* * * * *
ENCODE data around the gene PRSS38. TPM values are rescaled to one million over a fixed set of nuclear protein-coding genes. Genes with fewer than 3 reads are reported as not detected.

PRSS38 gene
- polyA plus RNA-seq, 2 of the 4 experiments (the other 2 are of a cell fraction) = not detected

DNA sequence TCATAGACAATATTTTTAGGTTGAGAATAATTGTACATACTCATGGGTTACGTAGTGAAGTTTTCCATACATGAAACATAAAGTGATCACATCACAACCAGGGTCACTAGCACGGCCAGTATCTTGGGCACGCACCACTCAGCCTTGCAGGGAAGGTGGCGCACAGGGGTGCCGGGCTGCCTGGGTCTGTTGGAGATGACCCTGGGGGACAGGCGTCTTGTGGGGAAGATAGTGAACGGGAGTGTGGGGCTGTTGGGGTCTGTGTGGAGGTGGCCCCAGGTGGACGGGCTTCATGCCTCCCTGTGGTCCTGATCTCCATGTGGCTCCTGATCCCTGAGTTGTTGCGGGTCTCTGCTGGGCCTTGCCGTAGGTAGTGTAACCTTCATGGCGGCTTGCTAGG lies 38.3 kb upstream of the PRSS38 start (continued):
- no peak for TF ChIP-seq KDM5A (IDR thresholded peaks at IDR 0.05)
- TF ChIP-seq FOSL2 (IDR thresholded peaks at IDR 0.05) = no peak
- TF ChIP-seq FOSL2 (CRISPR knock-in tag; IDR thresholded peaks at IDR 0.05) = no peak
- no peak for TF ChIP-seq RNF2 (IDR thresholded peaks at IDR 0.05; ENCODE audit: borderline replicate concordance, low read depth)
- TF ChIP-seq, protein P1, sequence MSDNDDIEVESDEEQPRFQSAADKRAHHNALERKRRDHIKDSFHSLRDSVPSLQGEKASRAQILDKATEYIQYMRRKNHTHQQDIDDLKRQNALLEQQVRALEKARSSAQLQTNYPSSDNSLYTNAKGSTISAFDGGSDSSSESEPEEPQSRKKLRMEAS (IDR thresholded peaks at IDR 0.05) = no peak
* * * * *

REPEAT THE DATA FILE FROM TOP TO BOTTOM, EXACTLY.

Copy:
ENCODE data around the gene PRSS38. TPM values are rescaled to one million over a fixed set of nuclear protein-coding genes. Genes with fewer than 3 reads are reported as not detected.

PRSS38 gene
- polyA plus RNA-seq, 2 of the 4 experiments (the other 2 are of a cell fraction) = not detected

DNA sequence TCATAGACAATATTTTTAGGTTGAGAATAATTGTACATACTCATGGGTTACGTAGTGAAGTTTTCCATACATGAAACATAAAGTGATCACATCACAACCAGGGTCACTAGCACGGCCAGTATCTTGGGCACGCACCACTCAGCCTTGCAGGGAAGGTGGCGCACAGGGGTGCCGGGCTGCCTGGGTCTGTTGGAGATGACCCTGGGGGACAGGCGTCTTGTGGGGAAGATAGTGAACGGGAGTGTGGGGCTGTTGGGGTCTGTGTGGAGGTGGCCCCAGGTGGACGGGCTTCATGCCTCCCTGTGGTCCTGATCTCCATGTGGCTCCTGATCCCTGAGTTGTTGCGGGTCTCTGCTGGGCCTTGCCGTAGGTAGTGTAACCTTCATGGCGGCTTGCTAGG lies 38.3 kb upstream of the PRSS38 start (continued):
- no peak for TF ChIP-seq KDM5A (IDR thresholded peaks at IDR 0.05)
- TF ChIP-seq FOSL2 (IDR thresholded peaks at IDR 0.05) = no peak
- TF ChIP-seq FOSL2 (CRISPR knock-in tag; IDR thresholded peaks at IDR 0.05) = no peak
- no peak for TF ChIP-seq RNF2 (IDR thresholded peaks at IDR 0.05; ENCODE audit: borderline replicate concordance, low read depth)
- TF ChIP-seq, protein P1, sequence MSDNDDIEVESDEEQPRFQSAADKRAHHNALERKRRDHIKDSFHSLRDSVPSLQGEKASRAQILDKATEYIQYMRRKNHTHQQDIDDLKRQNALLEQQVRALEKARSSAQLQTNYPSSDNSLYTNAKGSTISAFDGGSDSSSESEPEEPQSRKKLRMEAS (IDR thresholded peaks at IDR 0.05) = no peak